This will generate zip files for all of the paid plugin listed in These will be publicly accessible given the correct format /wp-content/plugins/ I recommend adding the above ssh command to crontab and run nightly. That will make sure these zip files are keep up to date.

Remote SSH scripts to install and activate license keys.

Now that we have a way to generate zip files for paid addons the next step is to create scripts to install and activate license keys. I’ll walk through this process for each paid addons I’ll be covering. For each code example you’ll need to replace my_secret_license_key_here and https://my-source-site.tld with your proper license keys and piggyback server address.

Advanced Custom Fields Pro

ACF Pro seems to have quite an advanced licensing system. It starts by making a web request to ACF’s server with some basic info like site’s domain and license key. Once processed it then store the license info locally within the wp_options table in the key acf_pro_license. You can see what’s stored in this field using maybe_unserialize and base64_decode functions with WP-CLI.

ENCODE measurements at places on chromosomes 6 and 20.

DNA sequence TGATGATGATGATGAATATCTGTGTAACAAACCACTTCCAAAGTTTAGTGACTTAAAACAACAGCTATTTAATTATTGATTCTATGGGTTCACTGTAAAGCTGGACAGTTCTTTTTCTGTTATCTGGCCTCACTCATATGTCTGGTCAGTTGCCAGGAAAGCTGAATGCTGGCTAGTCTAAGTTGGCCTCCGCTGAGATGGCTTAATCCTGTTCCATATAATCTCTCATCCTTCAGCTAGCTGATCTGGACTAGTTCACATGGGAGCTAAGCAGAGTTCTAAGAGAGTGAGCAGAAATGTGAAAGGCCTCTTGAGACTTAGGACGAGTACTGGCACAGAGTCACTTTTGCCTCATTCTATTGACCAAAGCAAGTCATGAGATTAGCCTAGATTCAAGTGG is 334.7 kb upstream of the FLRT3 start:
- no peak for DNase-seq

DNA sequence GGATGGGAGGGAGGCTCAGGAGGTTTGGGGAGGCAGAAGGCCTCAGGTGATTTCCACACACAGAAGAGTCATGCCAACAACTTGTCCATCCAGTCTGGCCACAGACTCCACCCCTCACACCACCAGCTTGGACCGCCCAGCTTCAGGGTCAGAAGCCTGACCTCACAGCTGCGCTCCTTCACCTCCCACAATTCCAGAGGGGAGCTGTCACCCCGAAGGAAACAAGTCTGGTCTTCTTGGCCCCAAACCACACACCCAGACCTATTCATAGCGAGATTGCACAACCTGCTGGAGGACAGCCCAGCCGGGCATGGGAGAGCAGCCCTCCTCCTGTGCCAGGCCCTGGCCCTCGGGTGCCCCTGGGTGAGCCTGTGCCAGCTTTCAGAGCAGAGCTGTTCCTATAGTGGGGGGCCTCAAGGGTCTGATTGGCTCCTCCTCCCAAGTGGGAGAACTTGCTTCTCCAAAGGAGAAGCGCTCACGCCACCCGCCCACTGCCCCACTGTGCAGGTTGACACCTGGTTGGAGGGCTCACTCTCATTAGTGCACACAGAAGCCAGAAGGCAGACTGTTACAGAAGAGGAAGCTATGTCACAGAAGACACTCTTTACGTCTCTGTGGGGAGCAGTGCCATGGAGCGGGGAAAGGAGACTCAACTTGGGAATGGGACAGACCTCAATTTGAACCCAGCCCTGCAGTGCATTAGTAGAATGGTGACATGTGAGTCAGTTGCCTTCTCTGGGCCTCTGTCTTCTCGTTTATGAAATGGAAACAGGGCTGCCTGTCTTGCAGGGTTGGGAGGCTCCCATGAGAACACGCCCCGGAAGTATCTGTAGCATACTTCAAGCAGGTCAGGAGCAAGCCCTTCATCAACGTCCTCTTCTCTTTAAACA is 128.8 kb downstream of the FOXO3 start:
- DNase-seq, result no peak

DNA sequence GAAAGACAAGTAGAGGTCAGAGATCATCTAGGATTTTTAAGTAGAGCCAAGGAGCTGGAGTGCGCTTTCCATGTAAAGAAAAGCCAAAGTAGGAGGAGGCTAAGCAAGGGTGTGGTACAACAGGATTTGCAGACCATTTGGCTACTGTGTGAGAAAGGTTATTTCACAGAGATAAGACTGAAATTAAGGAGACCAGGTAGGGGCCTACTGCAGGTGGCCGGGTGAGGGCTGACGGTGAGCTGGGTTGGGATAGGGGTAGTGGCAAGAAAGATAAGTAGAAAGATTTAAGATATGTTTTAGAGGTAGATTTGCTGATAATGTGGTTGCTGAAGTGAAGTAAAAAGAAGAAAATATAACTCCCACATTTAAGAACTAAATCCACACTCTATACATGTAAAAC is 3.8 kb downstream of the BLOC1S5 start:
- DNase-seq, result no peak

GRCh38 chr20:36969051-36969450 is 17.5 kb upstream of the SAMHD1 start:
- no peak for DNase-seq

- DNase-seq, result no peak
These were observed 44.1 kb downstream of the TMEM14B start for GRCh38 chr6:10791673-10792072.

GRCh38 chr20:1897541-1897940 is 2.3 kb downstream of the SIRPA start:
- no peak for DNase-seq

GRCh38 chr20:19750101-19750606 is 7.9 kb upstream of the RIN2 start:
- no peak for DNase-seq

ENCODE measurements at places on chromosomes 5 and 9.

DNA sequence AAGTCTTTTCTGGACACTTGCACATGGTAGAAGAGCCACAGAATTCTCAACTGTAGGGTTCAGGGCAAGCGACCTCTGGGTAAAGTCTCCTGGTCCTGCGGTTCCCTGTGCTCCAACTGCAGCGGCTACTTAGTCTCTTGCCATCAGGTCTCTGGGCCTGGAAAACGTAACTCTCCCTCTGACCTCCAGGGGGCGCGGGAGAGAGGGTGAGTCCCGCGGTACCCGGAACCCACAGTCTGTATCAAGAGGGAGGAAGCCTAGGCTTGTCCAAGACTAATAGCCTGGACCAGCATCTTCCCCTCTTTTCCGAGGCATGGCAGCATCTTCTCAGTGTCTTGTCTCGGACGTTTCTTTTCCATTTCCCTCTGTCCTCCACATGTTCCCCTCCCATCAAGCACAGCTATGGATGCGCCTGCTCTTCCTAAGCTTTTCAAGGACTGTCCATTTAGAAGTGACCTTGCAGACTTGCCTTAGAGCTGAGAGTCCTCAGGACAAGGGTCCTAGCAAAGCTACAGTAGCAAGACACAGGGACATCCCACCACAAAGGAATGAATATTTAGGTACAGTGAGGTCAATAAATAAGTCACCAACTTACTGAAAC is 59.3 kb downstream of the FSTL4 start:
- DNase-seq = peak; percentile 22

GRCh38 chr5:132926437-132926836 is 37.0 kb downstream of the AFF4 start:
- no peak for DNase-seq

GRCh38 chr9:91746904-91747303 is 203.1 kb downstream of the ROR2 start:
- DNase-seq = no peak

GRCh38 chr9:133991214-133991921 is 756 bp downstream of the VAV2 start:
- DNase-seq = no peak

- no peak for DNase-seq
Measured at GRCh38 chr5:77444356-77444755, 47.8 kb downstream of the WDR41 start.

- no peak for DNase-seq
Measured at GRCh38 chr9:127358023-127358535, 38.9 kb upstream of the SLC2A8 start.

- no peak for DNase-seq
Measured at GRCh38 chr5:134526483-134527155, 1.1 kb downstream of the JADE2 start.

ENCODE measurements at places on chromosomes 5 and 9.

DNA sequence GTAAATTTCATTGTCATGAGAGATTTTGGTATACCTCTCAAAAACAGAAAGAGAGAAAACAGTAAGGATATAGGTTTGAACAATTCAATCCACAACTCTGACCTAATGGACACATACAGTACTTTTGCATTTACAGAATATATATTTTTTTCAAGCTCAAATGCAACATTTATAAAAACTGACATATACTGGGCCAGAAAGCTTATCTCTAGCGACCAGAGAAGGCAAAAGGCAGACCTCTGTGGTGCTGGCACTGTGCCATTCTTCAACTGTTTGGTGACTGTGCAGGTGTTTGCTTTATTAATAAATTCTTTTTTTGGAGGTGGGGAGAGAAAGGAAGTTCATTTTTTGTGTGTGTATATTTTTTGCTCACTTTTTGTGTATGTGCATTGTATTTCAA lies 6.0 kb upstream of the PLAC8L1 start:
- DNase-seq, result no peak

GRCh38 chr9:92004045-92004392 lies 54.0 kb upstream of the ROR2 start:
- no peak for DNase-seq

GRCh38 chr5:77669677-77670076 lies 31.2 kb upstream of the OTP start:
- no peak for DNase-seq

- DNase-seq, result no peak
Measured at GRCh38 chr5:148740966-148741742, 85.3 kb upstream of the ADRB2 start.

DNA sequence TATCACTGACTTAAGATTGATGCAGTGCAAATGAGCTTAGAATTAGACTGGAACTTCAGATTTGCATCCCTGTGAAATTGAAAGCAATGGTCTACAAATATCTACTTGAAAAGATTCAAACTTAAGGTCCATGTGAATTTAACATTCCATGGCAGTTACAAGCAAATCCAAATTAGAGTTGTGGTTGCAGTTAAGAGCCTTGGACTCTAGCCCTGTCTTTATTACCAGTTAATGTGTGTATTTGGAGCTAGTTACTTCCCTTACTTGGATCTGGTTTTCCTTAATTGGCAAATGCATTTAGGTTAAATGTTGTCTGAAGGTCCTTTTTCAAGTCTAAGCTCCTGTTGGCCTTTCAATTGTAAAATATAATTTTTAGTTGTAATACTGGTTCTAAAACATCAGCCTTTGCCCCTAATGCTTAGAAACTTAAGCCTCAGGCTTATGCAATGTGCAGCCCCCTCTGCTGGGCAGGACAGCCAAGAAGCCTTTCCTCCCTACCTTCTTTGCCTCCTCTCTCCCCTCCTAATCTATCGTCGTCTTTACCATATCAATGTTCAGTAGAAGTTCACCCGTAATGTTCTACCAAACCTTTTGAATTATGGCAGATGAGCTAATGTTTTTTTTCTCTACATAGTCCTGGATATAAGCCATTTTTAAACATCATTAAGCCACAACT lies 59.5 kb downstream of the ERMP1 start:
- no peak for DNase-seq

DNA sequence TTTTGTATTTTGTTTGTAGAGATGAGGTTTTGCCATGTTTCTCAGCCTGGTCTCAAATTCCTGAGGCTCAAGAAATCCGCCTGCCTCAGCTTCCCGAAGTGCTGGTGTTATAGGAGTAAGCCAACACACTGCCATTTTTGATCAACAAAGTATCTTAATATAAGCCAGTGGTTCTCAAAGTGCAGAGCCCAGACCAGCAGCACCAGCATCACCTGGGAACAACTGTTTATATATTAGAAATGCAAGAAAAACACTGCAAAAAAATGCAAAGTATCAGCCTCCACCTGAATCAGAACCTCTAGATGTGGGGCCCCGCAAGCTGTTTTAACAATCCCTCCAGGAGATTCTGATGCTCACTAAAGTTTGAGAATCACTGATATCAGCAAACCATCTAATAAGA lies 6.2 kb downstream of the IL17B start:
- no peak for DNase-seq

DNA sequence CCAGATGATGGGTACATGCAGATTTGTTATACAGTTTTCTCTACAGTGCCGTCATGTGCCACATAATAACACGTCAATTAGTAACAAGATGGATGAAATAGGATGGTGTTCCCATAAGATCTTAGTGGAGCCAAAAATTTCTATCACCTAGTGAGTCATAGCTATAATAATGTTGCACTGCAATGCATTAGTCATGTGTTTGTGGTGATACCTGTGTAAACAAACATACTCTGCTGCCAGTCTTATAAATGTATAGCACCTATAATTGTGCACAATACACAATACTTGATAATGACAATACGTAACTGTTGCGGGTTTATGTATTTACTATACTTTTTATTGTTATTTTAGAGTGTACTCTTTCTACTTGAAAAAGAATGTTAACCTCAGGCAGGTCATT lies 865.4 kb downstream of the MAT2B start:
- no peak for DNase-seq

wp eval '$acf_license = get_option( "acf_pro_license" ); \
print_r( maybe_unserialize( base64_decode ( $acf_license ) ) );'
WP-CLI output of ACF Pro license details

Attempting to add this info to the wp_options table directly won’t work as ACF’s servers need to know about the site first. You can see more about that web request if your read the code acf_updates()->request('v2/plugins/activate?p=pro', $post). Read more details here. The full deployable script may look a bit messy however it works

wp plugin install https://my-source-site.tld/wp-content/plugins/ --force --activate
read -r -d '' php_code << 'heredoc'

// Loads ACF plugin